Today's Opinions, Tomorrow's Reality
By David G. Young
Washington, DC, September 18, 2012 --
The end of the Bush presidency didn't stem Arabs' hatred of America. Arab ignorance and American policy are equally to blame.
The group of Egyptian men sitting by the Nile in Aswan looked suspicious as my wife and I approached. "Where you from?" one said. "Ana Ameriki," I replied using the few Arabic words I learned in hope of earning respect.
This was 2005, when Americans occupied Iraq, fought insurgents in Afghanistan, and had just started holding islamists at Guantanamo Bay. American popularity in Egypt was near an all time low.
The tension was thick as the men coldly stared and asked "What you think of Bush?" Choosing my few tourist Arabic words carefully, I mumbled "Mish kwayyis awi" -- "Not very good". The men erupted in laughter. The tension disintegrated, and out came the famed Egyptian hospitality.
A few years later, when Obama replaced Bush as president, hopes were high that he would restore America's tarnished world image. Could it possibly be that on our next trip to Egypt, we would not be viewed with suspicion?
Such hopes died last week, when Egyptian protesters scaled the wall of the U.S. Embassy in Cairo, tore down the American flag and hoisted a black Islamist banner.1 No injuries were suffered, unlike in neighboring Libya where the ambassador and three other Americans were killed by a mob. Following widespread unrest over an offensive anti-Islam YouTube video, the State Department ordered most embassy staff to evacuate Tunisia and Sudan, and the Egyptians have built a concrete wall to block the street in front of the American embassy.2
The killing of the Ambassador in Benghazi was particularly striking given that American air power saved the city from massacre by the Ghadafi regime last year. Americans are rightfully angry about these acts. Eleven years ago, Arab hatred of America led Al Qaeda to kill thousands in the World Trade Center and Pentagon attacks. In the past year America has helped popular movements topple repressive governments in Libya and Egypt, in Libya with America's direct military assistance and in Egypt with diplomatic support.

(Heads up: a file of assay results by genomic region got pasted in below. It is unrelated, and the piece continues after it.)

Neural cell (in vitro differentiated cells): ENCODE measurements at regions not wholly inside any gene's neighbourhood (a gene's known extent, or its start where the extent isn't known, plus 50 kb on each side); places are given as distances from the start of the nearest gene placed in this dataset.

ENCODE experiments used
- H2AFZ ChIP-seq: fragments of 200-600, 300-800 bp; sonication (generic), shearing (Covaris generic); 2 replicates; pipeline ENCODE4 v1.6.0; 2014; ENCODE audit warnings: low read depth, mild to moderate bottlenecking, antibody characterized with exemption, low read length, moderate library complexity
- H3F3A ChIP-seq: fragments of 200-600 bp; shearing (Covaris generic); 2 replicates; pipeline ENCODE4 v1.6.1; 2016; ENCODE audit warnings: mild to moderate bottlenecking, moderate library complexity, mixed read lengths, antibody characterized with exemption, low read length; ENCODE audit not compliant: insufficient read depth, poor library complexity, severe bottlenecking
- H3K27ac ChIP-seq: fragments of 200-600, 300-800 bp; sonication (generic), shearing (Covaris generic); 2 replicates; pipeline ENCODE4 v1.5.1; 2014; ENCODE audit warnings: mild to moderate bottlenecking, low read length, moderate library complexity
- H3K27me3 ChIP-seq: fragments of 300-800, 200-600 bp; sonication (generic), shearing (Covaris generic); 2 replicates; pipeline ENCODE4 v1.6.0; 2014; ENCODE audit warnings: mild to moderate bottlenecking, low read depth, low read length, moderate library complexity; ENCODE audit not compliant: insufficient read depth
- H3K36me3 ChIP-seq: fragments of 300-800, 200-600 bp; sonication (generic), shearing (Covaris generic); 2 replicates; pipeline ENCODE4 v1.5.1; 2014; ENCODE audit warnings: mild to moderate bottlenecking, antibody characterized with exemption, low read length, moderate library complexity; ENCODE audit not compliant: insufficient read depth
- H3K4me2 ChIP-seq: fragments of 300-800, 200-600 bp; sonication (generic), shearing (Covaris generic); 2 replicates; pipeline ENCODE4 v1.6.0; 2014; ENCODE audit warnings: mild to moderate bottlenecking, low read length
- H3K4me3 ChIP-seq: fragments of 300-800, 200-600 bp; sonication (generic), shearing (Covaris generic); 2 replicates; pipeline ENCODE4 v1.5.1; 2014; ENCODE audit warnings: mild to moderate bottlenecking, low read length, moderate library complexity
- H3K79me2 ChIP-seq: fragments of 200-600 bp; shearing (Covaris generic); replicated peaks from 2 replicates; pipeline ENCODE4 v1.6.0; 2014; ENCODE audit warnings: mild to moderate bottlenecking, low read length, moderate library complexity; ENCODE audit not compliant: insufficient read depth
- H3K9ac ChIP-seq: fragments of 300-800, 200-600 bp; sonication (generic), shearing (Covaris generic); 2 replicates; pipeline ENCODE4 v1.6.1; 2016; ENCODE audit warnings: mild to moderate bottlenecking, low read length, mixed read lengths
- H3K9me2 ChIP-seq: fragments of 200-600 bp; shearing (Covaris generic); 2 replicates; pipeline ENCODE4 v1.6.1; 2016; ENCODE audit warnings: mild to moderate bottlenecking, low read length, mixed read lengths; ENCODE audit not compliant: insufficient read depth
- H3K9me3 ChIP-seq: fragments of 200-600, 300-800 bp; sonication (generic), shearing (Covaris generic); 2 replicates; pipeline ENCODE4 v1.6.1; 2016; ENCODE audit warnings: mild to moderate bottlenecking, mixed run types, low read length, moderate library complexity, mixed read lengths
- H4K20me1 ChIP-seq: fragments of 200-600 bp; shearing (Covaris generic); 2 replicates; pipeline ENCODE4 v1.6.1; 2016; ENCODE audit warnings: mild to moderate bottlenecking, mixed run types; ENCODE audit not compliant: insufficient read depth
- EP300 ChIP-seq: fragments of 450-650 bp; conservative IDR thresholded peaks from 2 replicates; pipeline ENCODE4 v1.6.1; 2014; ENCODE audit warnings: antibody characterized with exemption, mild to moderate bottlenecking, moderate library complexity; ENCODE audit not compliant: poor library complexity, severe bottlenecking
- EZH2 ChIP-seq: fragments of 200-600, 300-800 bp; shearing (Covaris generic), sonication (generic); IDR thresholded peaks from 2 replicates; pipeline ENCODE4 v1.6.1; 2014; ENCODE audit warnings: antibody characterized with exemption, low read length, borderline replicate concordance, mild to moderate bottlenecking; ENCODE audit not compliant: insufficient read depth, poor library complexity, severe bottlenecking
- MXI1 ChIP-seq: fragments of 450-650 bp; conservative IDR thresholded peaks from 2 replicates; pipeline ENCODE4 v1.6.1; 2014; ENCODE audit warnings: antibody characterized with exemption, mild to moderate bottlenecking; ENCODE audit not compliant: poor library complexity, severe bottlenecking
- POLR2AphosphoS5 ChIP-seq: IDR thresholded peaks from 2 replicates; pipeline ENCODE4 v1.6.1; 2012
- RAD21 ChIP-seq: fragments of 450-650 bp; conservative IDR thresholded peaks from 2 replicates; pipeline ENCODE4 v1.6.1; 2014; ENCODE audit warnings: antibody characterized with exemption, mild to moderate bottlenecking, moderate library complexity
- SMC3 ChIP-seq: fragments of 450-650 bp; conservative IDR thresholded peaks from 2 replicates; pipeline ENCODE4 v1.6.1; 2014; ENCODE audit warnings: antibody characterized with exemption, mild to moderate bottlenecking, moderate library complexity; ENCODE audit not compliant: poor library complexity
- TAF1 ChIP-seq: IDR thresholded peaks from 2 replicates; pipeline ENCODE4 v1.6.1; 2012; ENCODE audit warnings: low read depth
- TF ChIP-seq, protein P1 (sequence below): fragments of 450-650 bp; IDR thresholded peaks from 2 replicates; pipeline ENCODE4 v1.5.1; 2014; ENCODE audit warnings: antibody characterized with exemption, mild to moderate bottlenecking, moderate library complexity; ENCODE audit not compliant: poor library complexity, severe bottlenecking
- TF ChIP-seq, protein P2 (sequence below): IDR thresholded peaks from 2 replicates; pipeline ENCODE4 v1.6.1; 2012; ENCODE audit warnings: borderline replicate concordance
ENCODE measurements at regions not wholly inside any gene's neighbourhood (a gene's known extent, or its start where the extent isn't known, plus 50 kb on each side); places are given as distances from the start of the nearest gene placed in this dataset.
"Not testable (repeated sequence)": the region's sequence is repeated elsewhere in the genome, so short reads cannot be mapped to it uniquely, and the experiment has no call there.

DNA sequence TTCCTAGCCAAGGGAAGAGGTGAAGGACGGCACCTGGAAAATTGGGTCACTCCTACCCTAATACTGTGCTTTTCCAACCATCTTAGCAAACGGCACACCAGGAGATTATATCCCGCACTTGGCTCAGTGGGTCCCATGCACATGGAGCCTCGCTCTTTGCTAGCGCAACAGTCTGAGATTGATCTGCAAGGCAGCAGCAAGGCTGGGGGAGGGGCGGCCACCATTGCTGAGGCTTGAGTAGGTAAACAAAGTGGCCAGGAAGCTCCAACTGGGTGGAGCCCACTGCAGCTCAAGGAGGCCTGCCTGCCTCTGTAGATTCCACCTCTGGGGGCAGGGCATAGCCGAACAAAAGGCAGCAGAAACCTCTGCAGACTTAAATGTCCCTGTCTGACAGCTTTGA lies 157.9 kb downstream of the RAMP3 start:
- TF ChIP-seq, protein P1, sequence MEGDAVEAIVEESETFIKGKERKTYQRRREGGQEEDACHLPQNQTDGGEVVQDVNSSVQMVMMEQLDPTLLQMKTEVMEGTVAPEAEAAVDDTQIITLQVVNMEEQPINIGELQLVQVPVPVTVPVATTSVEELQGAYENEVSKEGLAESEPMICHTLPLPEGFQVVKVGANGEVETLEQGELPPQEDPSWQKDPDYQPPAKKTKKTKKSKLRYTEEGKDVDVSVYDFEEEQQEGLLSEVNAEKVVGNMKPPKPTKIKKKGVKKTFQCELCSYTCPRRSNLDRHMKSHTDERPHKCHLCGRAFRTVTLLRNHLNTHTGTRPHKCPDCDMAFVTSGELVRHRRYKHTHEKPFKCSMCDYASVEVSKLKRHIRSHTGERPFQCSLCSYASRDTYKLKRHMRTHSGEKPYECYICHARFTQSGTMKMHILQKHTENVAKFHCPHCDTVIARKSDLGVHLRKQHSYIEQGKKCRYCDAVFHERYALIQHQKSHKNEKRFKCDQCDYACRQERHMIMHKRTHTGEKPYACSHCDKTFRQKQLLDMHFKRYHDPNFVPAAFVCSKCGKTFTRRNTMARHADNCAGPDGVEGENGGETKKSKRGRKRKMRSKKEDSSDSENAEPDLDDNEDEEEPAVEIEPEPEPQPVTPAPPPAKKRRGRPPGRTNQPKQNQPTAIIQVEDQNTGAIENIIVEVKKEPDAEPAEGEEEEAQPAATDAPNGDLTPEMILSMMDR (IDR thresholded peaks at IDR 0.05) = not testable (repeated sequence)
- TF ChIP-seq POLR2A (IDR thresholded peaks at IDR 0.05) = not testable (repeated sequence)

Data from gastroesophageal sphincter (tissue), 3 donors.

What is the point of helping the Arab people, Americans ask, if nothing can temper their hatred? American conservatives have for over a decade insisted that America be steadfast in pursuit of its values and interests, and not try to cowtow to Arab feelings. The events of last week prove that the Obama administration has failed to redeem America in the eyes of the Arab people.
But while Americans see a night and day the difference between Obama and Bush, to Arabs it's a subtle distinction. Yes, Obama did pull out of Iraq. But he broke his promise to close Guantanamo Bay, and continues to command over civilian deaths in Afghanistan and extrajudicial killings via drone attack in Yemen, Pakistan and Somalia.
The Obama administration's squabbles with the Israeli government over Iran, mean nothing to Arabs so long as America continues to give billions in military aid and diplomatic support to an Israeli government that represses the Arab majority under its rule.
In Syria, America's government has shamefully refused to arm rebels fighting the brutal Assad regime, and in Egypt itself, America waited until the last minute of the uprising to abandon support for the dictator it had backed for over 30 years. While Obama's record is clearly better than Bush's, it hardly represents a major change from the decades that came before. In short, Egyptians have little reason to change their minds about America.
Make no mistake, it is Arab extremists, not Americans who are fully responsible for last week's violence. And much of the aanger that fueled the violence is completely unjustified. The degree of ignorance in Egypt about America and the West is staggering. As late as 2008, a poll found that only 16 percent of Egyptians believed Al Qaeda launched the 2001 attacks on America. 12 percent believed the American government did it, and a stunning 42 percent believed it was Israel.3 When people believe such nonsense, how can you hope to explain abstract concepts like free speech or that videos on YouTube do not represent American policy?
America must stand strong for its values both when it is popular in the Arab world (like helping to overthrow the Assad, as it should), and when it is unpopular (like supporting free speech, even when it is blasphemous to religious Muslims.) Right now, the Obama administration is doing neither. It refuses to arm the Syrian opposition. And it turned its back on free speech by applying subtle pressure on Google to take down the YouTube video.
Last week's violence is but a brief incident and not a broad trend. It will blow over. But it serves as an opportunity to evaluate American policies toward the Arab world to reflect on what it is doing right and what it is doing wrong. From both American and Arab perspectives, there is plenty of wrong to be found.
Related Web Columns:
Listening to Osama, November 9, 2004
1. USA Today, Cairo protesters scale U.S. Embassy wall, remove flag, September 11, 2012
2. CBC News, Travel warnings for Sudan, Tunisia amid anti-U.S. violence, September 15, 2012
3. WorldPublicOpinion.org, International Poll: No Consensus On Who Was Behind 9/11, September 10, 2008